On the Domestication of Humans

As a Sagittarius rising and a Myers-Briggs INFJ, I’m fascinated by the idea of discovering my true self, the person I was before the world changed me. In yoga we talk about this a lot. In fact that’s one of the many functions of yoga, to reunite you with your innermost self, your truest self (that is, in fact, what the word “yoga” means). In consequence, I’ve been giving a lot of thought to what it means when people respond to the parts of you they don’t like. That is, after all, why we fail to be our true selves, because we are ever and always trying to present to the world the parts of us—and only the parts of us—that are most palatable. We shove everything else aside and hide it in locked rooms inside our own psyches. Such is the source, at least according to some psychologists, of neuroses (see Marie-Louise von Franz’s The Problem of the Puer Aeternus).

It is often the case that I take the issues that conflict me the most and pour them into my novels. Doing so offers me the opportunity of placing the issue outside of my own mind where I can look at it and examine it in a little more detail—or at least from another perspective. I seem to be doing that now as I work tandemly on Guileless and Fearless. The first is about a young woman who is intent on challenging the limits of her own understanding. Growing up with four brothers, she is constantly aware of what it is she is missing out on in the way of education. At the same time that her father manages those limits, he also berates her for what she lacks. Her brothers think of her as silly and trivial and without a mind of her own. She has lots of opinions, that’s not the problem. Or maybe it is exactly the problem, for it’s the opinions they object to. Opinions without the facts to back them up, as we know, make up a great deal of the fodder of debates these days. But also, sometimes, it’s not what we do or don’t know that’s objectionable, but simply that we have opinions that challenge others. That there ought to be more than one voice in a marriage, more than one voice in a family or an institution, whether its religious or civic or commercial is something most of us would not debate. And yet … there are lots of people for whom the threat of losing the power of consensus feels extremely threatening.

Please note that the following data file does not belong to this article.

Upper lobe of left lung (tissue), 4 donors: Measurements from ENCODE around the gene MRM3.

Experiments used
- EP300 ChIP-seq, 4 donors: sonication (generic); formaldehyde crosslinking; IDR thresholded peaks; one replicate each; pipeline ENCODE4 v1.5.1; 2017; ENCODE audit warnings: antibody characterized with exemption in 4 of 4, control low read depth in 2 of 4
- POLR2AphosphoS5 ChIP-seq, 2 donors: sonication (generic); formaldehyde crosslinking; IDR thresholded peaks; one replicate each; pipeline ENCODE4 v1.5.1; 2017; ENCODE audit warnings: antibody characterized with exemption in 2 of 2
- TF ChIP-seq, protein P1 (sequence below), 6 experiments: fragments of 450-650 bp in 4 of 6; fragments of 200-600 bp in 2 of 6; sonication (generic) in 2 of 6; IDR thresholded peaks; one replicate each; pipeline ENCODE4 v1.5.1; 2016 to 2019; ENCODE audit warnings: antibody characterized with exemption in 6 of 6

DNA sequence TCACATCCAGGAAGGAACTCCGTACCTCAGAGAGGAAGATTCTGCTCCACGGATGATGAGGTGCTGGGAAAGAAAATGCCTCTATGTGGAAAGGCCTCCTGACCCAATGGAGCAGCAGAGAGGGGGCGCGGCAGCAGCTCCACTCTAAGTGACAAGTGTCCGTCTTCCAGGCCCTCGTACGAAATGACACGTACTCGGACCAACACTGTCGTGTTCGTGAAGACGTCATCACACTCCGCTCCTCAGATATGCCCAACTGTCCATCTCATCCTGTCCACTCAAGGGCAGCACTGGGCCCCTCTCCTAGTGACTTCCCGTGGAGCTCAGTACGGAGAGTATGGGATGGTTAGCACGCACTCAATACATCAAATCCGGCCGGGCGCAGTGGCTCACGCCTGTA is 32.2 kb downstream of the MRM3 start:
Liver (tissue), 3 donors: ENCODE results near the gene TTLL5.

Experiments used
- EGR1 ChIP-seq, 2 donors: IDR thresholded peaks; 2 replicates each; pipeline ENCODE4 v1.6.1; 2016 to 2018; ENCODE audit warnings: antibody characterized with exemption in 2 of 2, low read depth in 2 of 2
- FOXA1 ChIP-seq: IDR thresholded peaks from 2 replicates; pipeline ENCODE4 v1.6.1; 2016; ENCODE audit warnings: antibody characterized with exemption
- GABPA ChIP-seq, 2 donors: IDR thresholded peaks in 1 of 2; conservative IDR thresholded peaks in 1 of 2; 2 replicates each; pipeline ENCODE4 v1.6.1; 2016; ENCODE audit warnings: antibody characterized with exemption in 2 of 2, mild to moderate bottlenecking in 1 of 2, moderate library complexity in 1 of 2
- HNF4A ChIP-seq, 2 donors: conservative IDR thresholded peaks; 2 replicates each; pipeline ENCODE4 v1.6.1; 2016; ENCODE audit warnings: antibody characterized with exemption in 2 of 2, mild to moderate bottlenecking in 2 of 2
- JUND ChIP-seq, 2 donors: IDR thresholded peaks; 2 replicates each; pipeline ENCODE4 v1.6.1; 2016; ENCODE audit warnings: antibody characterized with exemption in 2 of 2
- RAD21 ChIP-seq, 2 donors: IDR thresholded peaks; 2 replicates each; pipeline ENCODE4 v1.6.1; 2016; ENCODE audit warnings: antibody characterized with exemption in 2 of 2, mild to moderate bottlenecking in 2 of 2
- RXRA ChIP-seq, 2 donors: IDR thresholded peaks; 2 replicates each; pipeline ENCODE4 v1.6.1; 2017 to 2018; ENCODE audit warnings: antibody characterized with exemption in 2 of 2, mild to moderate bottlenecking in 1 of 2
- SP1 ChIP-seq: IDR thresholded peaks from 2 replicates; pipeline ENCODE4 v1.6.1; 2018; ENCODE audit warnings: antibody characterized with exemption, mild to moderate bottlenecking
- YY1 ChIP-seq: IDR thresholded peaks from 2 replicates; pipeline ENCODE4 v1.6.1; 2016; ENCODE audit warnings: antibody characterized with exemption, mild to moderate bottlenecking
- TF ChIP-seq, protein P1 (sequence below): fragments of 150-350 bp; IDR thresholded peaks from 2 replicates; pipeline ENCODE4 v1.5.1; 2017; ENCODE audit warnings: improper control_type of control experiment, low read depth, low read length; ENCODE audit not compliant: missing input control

In Fearless the heroin is not “accomplished” enough to please those who have stewardship over her future (or soon will have, at any rate), and yet she does have talents, we all do, but they are those that aren’t easily shown off in a ballroom or at a dinner party. She can play a little, sing a little, paint a little, sew a little, but she is a remarkable storyteller. Anciently, and even in today’s world, that’s a laudable skill, but at that time, it had no real use. It did not prepare her for marriage, did not prepare her to entertain, and offered nothing to the improvement of her domestic life. If she were a man, it might be a marketable skill, but a marketable quality in a woman was something to despise in the Victorian Era.

And what about now? There’s this huge, erupting conversation about what is acceptable for some people to do and not others. The hypocrisies, for instance, in what men can get away with (“he didn’t know what he was doing; he was drunk”, “boys will be boys”) versus what is acceptable in female behavior (“she had it coming”, “what did she think was going to happen if when she drinks/dresses like that?”) run rampant in our subconscious paradigms. While I find the disparity heartbreaking, I find the conversation (that we are having it) fascinating.

During my yoga teacher training, one of the books that was required reading was Don Miguel Ruiz’s The Four Agreements. Ruiz talks about domestication as the training we receive as children regarding how we are expected to interact with the world. We say “yes, please” and “no, thank you,” we sneeze into our elbows and cover our mouths when we yawn. We drive on the right side of the road, and we don’t take things that don’t belong to us. We use utensils when we eat (mostly) and refrain from kicking and hitting. And while all that is useful and even necessary, there are other things that are not